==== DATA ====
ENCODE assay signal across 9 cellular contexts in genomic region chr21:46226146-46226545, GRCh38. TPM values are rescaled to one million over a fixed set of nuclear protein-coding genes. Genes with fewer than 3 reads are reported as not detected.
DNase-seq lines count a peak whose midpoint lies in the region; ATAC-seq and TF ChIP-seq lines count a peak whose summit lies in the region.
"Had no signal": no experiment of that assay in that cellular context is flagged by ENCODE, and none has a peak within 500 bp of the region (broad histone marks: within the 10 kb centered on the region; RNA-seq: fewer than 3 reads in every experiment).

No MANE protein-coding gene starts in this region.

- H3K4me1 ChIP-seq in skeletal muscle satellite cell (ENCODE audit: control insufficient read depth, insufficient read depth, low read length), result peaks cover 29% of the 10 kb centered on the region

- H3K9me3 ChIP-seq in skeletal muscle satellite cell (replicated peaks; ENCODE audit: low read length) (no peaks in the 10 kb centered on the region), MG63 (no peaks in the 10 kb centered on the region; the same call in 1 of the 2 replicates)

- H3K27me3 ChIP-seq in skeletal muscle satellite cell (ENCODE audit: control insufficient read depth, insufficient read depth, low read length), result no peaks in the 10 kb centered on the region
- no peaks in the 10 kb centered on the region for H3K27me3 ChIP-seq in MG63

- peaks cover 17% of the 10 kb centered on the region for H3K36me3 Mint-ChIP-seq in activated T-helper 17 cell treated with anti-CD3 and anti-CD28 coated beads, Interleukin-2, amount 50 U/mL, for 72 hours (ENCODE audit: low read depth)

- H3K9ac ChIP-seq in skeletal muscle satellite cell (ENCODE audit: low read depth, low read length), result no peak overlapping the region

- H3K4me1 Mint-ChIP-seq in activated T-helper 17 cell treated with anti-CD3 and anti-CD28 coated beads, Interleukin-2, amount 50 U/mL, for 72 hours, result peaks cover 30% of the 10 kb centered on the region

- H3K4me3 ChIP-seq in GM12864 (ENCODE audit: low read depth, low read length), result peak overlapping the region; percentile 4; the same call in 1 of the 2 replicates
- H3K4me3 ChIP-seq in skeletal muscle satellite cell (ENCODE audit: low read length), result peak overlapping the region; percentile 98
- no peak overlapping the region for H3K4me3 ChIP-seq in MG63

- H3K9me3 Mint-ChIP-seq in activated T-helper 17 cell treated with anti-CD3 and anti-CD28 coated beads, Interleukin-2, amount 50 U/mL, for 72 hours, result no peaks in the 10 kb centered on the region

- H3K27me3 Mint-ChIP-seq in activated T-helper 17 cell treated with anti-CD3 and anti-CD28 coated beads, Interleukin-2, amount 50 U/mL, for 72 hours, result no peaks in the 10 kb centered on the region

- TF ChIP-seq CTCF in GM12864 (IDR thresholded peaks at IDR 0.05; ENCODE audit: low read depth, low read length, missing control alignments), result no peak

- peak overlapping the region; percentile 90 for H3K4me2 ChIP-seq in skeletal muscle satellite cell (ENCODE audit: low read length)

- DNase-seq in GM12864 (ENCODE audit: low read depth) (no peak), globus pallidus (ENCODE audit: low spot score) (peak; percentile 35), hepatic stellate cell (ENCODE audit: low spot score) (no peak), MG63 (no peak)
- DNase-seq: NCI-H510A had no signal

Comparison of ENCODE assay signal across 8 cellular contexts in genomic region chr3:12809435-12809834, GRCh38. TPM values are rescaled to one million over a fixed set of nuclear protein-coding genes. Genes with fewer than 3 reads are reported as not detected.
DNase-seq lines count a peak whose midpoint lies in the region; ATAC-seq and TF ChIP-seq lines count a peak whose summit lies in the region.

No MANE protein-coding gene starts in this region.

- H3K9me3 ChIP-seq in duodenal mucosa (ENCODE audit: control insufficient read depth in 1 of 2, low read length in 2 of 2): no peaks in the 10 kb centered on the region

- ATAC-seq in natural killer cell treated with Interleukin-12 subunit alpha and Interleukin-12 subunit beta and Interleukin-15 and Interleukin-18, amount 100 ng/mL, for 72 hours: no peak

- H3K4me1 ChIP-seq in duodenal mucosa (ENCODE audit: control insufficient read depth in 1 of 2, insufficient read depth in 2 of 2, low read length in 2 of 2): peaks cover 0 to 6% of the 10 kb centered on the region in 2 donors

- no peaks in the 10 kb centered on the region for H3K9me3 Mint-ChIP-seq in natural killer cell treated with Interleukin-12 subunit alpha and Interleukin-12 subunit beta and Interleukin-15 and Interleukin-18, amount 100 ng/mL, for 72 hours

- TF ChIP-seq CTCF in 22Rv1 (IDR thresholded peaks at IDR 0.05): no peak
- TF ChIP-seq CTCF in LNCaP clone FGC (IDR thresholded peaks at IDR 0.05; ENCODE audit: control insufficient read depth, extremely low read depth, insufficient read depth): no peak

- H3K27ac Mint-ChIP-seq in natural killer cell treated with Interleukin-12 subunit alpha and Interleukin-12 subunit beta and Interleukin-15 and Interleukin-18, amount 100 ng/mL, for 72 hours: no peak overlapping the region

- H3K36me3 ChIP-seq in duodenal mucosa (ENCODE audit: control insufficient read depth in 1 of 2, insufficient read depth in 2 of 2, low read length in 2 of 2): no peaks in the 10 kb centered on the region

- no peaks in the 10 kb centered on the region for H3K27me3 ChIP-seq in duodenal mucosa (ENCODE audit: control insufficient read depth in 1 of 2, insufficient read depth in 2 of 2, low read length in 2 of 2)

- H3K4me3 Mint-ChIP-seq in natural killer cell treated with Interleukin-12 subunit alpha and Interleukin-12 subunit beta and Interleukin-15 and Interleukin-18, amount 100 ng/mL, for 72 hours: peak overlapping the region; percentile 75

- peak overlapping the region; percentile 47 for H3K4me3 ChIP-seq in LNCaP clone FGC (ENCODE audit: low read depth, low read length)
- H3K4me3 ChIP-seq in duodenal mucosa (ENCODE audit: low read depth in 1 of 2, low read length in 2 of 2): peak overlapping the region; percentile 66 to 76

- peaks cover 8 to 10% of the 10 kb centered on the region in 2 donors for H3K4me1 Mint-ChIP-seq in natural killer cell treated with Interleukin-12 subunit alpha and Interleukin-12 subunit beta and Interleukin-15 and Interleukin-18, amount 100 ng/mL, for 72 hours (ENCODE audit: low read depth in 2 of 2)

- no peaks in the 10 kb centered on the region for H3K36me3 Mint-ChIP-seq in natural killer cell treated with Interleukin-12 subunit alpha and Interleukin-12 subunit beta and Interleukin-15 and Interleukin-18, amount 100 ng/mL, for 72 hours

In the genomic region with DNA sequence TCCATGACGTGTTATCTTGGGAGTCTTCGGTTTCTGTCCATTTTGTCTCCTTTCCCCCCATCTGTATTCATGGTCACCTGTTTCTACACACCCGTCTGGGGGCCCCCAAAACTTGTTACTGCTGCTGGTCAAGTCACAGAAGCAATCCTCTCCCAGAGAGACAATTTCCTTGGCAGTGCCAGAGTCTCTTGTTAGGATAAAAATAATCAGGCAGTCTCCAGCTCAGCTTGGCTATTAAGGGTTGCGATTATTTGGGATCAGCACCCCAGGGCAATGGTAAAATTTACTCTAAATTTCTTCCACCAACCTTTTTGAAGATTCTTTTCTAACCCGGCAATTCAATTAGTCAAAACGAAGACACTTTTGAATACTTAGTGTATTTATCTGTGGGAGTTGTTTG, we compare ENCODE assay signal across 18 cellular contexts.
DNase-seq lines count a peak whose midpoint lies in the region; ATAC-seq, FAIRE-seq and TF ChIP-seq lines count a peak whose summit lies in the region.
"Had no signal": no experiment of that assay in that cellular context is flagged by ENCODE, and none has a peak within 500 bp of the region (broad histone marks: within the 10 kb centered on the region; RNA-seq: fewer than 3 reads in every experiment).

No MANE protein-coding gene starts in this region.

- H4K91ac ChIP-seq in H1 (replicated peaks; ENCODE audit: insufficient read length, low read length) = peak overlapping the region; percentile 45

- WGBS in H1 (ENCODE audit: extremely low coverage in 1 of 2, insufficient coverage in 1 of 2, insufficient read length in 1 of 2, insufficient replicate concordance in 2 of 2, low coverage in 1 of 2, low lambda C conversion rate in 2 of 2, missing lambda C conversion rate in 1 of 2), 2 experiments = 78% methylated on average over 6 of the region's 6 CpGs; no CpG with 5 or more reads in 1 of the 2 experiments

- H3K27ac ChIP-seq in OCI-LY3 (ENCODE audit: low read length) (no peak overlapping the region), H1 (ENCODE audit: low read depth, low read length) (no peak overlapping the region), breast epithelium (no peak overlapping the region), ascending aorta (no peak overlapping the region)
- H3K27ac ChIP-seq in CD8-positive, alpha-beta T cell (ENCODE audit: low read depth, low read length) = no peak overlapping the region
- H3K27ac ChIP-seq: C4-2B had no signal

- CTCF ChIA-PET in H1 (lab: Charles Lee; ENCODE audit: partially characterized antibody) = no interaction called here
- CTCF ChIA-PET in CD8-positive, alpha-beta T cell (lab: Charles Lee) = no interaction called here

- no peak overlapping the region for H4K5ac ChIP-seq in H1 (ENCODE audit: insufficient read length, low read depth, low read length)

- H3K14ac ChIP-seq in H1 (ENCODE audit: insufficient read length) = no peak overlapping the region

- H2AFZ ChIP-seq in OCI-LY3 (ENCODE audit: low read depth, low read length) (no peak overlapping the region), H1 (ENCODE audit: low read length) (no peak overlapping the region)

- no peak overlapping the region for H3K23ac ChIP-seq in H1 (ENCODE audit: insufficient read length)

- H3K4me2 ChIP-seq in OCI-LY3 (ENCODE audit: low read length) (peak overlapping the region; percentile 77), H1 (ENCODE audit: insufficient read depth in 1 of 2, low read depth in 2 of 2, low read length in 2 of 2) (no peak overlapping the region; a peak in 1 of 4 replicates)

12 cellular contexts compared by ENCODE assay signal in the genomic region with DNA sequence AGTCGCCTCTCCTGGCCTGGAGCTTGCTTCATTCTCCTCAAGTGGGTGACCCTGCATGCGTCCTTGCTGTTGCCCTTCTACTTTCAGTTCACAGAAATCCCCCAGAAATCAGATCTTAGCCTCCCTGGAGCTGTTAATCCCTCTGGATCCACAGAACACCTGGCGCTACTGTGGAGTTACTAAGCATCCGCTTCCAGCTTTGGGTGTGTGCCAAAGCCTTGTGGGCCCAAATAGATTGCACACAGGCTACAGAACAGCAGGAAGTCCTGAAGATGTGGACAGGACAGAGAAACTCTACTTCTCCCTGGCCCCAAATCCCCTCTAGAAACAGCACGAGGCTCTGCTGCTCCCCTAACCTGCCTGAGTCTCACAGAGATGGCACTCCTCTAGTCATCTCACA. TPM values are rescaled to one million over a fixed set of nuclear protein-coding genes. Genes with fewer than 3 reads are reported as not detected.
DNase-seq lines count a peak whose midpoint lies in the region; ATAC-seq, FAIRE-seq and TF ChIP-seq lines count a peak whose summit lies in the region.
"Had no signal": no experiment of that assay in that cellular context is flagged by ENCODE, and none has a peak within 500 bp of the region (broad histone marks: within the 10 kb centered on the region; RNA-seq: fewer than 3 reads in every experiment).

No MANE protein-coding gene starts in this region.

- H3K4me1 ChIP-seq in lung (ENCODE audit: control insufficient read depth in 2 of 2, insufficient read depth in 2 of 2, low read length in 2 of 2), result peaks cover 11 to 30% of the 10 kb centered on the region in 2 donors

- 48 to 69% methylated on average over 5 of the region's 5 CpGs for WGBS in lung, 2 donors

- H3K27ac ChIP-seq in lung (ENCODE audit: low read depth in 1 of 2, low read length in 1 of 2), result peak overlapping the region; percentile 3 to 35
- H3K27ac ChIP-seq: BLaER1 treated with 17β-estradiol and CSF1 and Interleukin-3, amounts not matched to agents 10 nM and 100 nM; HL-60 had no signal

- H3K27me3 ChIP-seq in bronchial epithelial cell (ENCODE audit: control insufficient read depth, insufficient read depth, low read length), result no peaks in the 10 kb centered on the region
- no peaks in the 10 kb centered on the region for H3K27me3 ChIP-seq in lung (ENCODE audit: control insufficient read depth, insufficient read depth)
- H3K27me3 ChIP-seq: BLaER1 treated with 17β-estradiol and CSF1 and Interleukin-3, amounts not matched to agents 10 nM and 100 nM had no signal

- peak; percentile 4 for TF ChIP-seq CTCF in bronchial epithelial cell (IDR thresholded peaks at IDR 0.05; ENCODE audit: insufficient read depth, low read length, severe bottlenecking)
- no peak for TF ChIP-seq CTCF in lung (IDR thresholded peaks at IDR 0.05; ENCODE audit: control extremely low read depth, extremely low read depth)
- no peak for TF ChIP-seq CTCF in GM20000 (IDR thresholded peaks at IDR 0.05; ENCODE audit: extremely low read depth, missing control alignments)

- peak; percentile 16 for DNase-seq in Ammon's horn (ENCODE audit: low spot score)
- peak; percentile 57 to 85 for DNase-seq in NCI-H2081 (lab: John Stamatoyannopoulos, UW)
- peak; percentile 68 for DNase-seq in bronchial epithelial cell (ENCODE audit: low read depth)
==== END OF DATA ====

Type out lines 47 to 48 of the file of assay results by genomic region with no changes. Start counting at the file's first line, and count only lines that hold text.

- CTCF ChIA-PET in H1 (lab: Charles Lee; ENCODE audit: partially characterized antibody) = no interaction called here
- CTCF ChIA-PET in CD8-positive, alpha-beta T cell (lab: Charles Lee) = no interaction called here